Hollywood's first and most notorious Vixen, Theda Bara became synonymous with exoticism. She was alluring and unusual, a wide-eyed siren, a gold digger...and eternal Vamp. In fours years (1915 - 1919), Theda vamped her way through 39 films and millions of dollars for Fox Studios. The studio built her up with such a tremendous publicity campaign, that when they pulled the rug out from under her in 1919, her career fell so far, that she was unable to revive it. Pre-World War I's film-going audiences were presented with Foxs' version of their starlets mysterious and elusive upbringing by proclaiming she was born of an Italian artist and an Arabian princess and that her first name was an anagram spelling "death" and her last name spelled backwards was Arab. They claimed her mystique was the result of being born in the Sahara desert in the shadow of a sphinx. They further stated her mother left the family to become a well-known actress on the European stage and that Theda was brought up by her multitalented father. The story continued on that she was sent to Europe to be trained for the stage where she became a popular Parisian stage actress who played the most renowned theatres of the time. The general public ate it up and her agent's continued to create her persona as their "Serpent of the Nile".
In reality, she was born Theodosia Goodman in Cincinnati, OH on July 29, 1885. She was a blonde haired girl born of a Jewish tailor and a Swiss mother. Upon graduating from high school she followed her dreams of becoming an actresses. She dyed her hair black, adopted exotic makeup and a wardrobe to match. Her first stage performance was of a cast member for Molnar's The Devil, which opened in New York City on August 18, 1908. She continued to play the stage and in 1914, on making her usual round of casting calls, she met up with Frank Powell, a new film director for William Fox. He was so impressed by her potential he immediately cast her in his film, The Stain, but she was so far way in the background as an extra she was not recognizable. Powell, pleased with her ability to take direction, convinced Fox to let her star in his next film, A Fool There Was. Although Theda swore she would never play such an "unvirtuous and daring" role, it proved to be her lucky break. Although well known in theatrical circles for her high-strung ambition and fascination with spiritualism her abilities as an actress were never overly praised. Powell and Theda devised her new name Theda, a shortened version of Theodosia and Bara being extracted from the middle name of her Swiss grandfather, Francois Bar[r]anger de Coppet. Even before the release of A Fool There Was, Fox had his crackerjack publicists concoct an alluring past for their newest discovery. After all, they were paying her $150.00 a week and they wanted to make a good return on their investment. Fox did just that, and in doing so, created the first truly fabricated screen star.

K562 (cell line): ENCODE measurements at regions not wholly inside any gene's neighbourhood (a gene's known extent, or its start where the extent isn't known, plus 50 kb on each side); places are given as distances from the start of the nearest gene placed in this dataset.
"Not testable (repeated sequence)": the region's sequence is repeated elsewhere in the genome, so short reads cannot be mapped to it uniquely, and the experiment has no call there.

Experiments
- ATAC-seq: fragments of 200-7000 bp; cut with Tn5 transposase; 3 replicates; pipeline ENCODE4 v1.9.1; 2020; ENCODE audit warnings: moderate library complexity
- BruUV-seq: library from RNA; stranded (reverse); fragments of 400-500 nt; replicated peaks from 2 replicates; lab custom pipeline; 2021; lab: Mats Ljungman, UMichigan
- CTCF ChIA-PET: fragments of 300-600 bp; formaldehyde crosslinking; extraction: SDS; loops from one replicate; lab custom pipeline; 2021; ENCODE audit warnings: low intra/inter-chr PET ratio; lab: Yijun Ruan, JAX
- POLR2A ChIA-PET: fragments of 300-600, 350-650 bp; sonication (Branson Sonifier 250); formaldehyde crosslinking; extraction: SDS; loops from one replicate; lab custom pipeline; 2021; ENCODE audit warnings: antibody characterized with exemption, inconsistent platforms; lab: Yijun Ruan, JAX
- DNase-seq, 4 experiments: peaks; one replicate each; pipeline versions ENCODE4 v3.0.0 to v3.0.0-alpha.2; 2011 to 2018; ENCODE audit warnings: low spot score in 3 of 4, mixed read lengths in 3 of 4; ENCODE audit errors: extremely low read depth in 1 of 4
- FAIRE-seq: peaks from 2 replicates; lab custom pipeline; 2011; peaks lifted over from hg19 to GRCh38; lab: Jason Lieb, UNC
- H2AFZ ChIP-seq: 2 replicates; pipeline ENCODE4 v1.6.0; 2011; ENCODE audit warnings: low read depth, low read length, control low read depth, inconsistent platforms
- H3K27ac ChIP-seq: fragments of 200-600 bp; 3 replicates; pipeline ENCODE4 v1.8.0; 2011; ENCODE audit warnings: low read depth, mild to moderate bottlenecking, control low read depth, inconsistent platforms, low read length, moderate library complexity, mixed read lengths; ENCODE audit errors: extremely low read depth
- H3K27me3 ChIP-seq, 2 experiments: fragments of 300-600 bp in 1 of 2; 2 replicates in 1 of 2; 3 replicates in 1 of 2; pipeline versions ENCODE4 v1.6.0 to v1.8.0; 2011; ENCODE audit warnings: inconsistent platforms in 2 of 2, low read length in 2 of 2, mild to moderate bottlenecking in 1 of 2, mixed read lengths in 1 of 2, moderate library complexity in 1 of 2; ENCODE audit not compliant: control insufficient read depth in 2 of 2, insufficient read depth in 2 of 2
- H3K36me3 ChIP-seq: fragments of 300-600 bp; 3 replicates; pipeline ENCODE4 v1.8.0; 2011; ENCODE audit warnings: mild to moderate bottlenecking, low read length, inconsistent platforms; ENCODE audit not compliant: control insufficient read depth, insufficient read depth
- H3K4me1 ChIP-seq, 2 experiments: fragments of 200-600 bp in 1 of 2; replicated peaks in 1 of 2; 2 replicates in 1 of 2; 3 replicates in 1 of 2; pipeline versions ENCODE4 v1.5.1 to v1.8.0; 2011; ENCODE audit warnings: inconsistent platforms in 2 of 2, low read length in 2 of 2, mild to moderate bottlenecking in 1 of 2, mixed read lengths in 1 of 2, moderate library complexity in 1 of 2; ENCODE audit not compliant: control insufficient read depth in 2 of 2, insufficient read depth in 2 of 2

A Fool There Was was a box office success, making Theda and instant star and paving a path for Fox's impressive new film company. Aside from "creating" this new starlet, Fox introduced a new stereotype to the burgeoning film industry...the Vamp(ire) woman, who mercilessly uses her feminine wiles to bring any man to subordination and impoverishment. Furthermore, besides making more follow-ups for his newest star, Fox hired second string vamps for less prestigious rehashes of the vamp formula. The final line of A Fool There Was is the stuff made of legends. Theda utters, "Kiss Me My Fool", while scattering rose petals over the body of her lifeless lover as to command him to wake from his eternal slumbers. Constantly being photographed with snakes, skulls, crystal balls and opulent anything, she epitomized a lavish evilness. She was described as "the wickedest face in the world, dark-brooding, beautiful and heartless."
Strings of vamp films would follow, although contrary to popular belief, she did not always play the wicked woman. Many of her roles featured her as a virtuous maiden, who had been wronged. At the height of her career in 1919, she was making films that cost $60,000 in production and she herself was earning over $4,000 dollars a week. However, the post World War I culture backlashed on the very themes they embraced before going to war and this upheaval into self-righteousness did not fare well on Theda's films. With dwindling box office receipts and wanting to break out of her vampish role, she demanded a raise of $5000.00 a week. Fox, unwillingly to catch a falling star, dropped her contract. Over the course of the next few years, Theda returned to the stage, where critics panned her. She married Charles Brabin in 1921 and she returned to California, so that he could direct films and she could live in retirement. In the mid 20's she attempted two more comebacks with Unchastened Woman and Madame Mystery, but neither would return her glory of years past. She attempted several more stage comebacks in the thirties and even wrote a book called What Women Never Tell, a memoir of her professional experiences, which to this day remains unpublished.
Theda died of abdominal cancer on April 7, 1955, in California Lutheran Hospital.